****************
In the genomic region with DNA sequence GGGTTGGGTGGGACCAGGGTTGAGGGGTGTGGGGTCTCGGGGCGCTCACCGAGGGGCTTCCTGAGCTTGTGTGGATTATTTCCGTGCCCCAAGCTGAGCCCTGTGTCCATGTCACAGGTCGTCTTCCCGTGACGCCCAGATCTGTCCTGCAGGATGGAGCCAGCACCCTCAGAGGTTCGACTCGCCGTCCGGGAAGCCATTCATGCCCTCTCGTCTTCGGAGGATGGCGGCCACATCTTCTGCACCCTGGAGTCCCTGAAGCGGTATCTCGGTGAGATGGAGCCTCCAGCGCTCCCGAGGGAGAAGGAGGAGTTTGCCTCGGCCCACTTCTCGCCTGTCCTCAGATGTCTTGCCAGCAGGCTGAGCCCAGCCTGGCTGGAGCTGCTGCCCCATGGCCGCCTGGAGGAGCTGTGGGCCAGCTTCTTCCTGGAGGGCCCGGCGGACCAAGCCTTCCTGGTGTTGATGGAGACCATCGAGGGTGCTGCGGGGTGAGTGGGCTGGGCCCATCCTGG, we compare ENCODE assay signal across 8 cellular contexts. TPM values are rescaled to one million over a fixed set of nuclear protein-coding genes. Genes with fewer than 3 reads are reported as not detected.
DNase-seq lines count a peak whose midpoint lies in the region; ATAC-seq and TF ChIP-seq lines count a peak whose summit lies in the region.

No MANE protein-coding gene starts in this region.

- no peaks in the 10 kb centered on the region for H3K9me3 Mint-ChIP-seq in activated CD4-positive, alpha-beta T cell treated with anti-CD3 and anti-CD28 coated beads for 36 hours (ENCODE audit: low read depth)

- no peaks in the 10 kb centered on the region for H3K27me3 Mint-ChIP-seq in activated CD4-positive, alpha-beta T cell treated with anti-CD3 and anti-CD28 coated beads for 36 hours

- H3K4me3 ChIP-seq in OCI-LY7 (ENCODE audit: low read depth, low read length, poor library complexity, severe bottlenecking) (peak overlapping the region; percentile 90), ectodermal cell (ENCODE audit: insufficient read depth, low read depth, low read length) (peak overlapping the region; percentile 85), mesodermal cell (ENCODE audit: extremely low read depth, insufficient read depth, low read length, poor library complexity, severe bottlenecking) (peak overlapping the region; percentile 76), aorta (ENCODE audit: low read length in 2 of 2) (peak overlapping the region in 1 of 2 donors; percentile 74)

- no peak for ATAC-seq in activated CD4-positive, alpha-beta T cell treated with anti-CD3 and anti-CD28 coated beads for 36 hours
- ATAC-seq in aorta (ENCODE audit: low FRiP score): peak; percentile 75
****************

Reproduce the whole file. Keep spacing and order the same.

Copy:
In the genomic region with DNA sequence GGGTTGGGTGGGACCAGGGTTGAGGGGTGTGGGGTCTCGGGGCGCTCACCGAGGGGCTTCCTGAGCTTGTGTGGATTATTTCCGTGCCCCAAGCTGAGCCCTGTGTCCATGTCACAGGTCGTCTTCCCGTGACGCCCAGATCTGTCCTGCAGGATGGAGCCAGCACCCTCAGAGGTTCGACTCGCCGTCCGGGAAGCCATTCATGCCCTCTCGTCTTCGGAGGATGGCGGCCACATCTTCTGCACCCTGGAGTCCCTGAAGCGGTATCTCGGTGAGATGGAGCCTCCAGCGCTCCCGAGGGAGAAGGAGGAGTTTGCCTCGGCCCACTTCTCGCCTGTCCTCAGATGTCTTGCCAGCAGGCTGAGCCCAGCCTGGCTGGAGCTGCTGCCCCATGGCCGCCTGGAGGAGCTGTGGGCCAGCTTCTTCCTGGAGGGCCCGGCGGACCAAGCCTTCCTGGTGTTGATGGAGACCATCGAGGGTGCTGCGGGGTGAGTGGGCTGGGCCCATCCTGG, we compare ENCODE assay signal across 8 cellular contexts. TPM values are rescaled to one million over a fixed set of nuclear protein-coding genes. Genes with fewer than 3 reads are reported as not detected.
DNase-seq lines count a peak whose midpoint lies in the region; ATAC-seq and TF ChIP-seq lines count a peak whose summit lies in the region.

No MANE protein-coding gene starts in this region.

- no peaks in the 10 kb centered on the region for H3K9me3 Mint-ChIP-seq in activated CD4-positive, alpha-beta T cell treated with anti-CD3 and anti-CD28 coated beads for 36 hours (ENCODE audit: low read depth)

- no peaks in the 10 kb centered on the region for H3K27me3 Mint-ChIP-seq in activated CD4-positive, alpha-beta T cell treated with anti-CD3 and anti-CD28 coated beads for 36 hours

- H3K4me3 ChIP-seq in OCI-LY7 (ENCODE audit: low read depth, low read length, poor library complexity, severe bottlenecking) (peak overlapping the region; percentile 90), ectodermal cell (ENCODE audit: insufficient read depth, low read depth, low read length) (peak overlapping the region; percentile 85), mesodermal cell (ENCODE audit: extremely low read depth, insufficient read depth, low read length, poor library complexity, severe bottlenecking) (peak overlapping the region; percentile 76), aorta (ENCODE audit: low read length in 2 of 2) (peak overlapping the region in 1 of 2 donors; percentile 74)

- no peak for ATAC-seq in activated CD4-positive, alpha-beta T cell treated with anti-CD3 and anti-CD28 coated beads for 36 hours
- ATAC-seq in aorta (ENCODE audit: low FRiP score): peak; percentile 75